Seventh-day Adventists, Seventh Day Baptists and several other Christian groups continue to follow the biblical injunction to “remember the Sabbath day by keeping it holy” (Exodus 20:8). They “keep” Saturday as their Sabbath because the fourth commandment says, “The seventh day is a Sabbath to the Lord your God” (Exodus 20:10).
On the other hand, while there is no biblical justification for making the first day of the week, Sunday, the day of rest and worship, most Christians do worship on that day. Why did people start this practice? And when did they make the transition from Saturday to Sunday?
There are no extrabiblical historical references to the observance of Sunday prior to A.D. 100. However, there is significant evidence for Sunday observance soon after the turn of the first century. This does not mean that the change was abrupt. Observance of the seventh day (which I’ll call Sabbath in this article) continued alongside the observance of Sunday for several centuries. The adoption of Sunday was a gradual process. Three factors prompted the change from Sabbath to Sunday: anti-Judaism, sun worship and the influence of the church in Rome.
In Roman times, a religion had to have official recognition in order to exist. People who believed and practiced an unauthorised religion were persecuted. In its early years, the Christian church escaped this religious persecution by operating under the umbrella of Judaism, which Rome recognised. However, Jewish revolts against Rome brought a drastic change. Following the second rebellion in A.D. 135, the Emperor Hadrian made Jerusalem a Roman colony from which Jews, including Jewish Christians, were excluded. Hadrian outlawed the practice of Judaism in general and of Sabbath keeping in particular throughout the empire.
At this time, the Christian church began to produce a lot of anti-Jewish literature. Christians developed a theology of separation from and contempt toward the Jews, castigating Jewish customs such as circumcision and Sabbath keeping. The earliest known record of this Christian separation from Judaism is found in an ancient document called the “Epistle to the Magnesians,” written by Ignatius, bishop of Antioch sometime in the late first century AD. He said, “If we are still practicing Judaism, we admit that we have not received God’s favour.”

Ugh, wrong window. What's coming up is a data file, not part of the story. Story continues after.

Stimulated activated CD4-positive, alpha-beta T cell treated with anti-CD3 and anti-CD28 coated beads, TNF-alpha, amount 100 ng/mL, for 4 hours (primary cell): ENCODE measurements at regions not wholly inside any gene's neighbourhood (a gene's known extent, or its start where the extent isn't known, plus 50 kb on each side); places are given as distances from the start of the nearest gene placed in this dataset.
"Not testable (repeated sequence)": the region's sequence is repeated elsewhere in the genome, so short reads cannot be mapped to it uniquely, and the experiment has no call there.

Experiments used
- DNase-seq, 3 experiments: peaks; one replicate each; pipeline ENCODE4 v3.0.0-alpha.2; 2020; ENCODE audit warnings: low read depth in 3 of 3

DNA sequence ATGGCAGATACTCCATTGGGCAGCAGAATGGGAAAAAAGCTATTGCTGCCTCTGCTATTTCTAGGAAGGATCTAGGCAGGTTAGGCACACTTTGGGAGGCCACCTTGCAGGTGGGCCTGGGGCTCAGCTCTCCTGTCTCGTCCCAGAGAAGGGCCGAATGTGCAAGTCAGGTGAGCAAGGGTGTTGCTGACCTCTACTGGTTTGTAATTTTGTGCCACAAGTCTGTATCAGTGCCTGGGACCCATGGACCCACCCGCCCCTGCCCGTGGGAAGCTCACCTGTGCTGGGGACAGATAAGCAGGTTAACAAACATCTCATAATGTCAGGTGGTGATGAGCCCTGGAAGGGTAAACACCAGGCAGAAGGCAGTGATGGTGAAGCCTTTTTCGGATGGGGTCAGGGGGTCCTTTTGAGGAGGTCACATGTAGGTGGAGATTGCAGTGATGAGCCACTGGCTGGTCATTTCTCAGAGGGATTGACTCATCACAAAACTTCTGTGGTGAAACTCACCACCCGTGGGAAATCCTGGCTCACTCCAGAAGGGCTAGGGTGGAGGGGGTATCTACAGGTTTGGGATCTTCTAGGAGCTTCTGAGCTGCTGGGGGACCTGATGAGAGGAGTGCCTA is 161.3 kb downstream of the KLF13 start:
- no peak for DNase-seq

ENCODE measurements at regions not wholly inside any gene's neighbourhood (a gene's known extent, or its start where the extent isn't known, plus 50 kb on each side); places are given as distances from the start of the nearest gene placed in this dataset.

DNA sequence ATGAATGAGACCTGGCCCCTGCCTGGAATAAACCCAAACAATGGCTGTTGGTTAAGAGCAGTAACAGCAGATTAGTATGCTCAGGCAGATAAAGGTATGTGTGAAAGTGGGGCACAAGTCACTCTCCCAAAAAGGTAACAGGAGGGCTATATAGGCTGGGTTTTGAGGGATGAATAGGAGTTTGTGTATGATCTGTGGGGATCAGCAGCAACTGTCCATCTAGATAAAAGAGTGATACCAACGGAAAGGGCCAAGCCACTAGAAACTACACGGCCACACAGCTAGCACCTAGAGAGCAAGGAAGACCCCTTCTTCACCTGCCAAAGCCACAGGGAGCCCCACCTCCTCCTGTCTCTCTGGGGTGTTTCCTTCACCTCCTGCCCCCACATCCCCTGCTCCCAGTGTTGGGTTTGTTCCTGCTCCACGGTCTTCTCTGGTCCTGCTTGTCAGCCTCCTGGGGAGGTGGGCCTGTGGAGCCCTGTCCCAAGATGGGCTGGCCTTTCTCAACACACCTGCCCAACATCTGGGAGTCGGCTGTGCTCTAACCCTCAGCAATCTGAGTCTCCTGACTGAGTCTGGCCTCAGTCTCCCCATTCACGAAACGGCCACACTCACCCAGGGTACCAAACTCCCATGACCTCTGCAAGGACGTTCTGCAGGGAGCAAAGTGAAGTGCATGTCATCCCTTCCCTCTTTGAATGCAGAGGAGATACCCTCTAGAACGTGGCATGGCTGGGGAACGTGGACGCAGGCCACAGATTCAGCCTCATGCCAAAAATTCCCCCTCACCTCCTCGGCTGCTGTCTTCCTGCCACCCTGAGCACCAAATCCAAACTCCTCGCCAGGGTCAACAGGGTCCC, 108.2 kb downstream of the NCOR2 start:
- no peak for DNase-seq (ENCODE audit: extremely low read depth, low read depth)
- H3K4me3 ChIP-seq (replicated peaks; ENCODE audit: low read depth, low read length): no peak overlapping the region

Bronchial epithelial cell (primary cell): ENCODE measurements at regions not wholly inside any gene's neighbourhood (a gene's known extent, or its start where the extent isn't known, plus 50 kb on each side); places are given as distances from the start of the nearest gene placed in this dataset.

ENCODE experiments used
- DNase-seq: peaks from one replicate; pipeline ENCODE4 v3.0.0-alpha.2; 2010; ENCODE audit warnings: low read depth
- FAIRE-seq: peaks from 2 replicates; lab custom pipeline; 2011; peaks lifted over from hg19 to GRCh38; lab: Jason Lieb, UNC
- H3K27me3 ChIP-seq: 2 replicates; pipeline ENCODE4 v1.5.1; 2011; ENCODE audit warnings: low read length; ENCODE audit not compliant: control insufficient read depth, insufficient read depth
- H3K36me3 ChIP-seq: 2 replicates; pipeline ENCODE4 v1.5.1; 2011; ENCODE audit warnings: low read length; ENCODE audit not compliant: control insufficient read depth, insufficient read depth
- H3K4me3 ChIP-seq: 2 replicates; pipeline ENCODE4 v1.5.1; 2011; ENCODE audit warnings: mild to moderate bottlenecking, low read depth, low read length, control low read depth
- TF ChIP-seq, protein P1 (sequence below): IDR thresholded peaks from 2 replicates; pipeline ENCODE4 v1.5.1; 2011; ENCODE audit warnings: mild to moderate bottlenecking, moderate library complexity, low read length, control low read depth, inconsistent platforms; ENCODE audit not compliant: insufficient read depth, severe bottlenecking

The Epistle of Barnabas, probably written in Alexandria between A.D. 130-138, speaks of the observance of “the eighth day”-at that time a common designation for the first day of the week. The author described the Jews as wretched people whom God abandoned because they killed His prophets and crucified Christ. Opposition to Judaism was his major argument for observing the “eighth day.”
Justin Martyr, another influential Christian who opposed the Sabbath, lived in Rome around the middle of the second century A.D. His opposition was motivated, at least in part, by a bitter hatred he held toward the Jews, who, he said, treated Christians even more unjustly than did the Gentile nations. Justin endorsed the observance of the first day of the week.
The social, political and religious conditions mentioned above explain why Christians began to turn from the day of worship that they shared with the Jews. They do not explain, however, why Christians began to observe Sunday rather than another day, such as Friday, the day of Christ’s crucifixion. The influence of sun worship with its “sun day” provides the most plausible explanation.
The cult of Sol Invictus, the “Invincible Sun,” became dominant in Rome and in other parts of the empire during the early part of the second century A.D. And evidence abounds that Roman sun cults influenced Christian thought and liturgy. On the one hand, the church fathers frequently rebuked Christians for venerating the sun. On the other hand, in early Christian art and literature, the sun is often used as a symbol to represent Christ. Instead of facing Jerusalem, as the synagogues did, early Christian churches were oriented to the east. And Christians chose “the birthday of the Invincible Sun” as their day to celebrate Christ’s birth (Christmas).
A second-century change in the Roman calendar may also have influenced the switch. The Roman Empire adopted the seven-day week in the first century A.D. At that time the days of the week were named after the planets, the first day of the week being designated Saturn’s day (Saturday), and the second day the day of the sun. Under the influence of sun worship, however, a change occurred in the second century: The sun’s day was advanced to the first and most important day of the week. This advancement of the day of the sun presumably influenced Roman Christians with a pagan background to adopt the sun’s day for their worship also. Doing so would have emphasised to pagan Romans the Christian acceptance of Roman practices and their rejection of Jewish customs.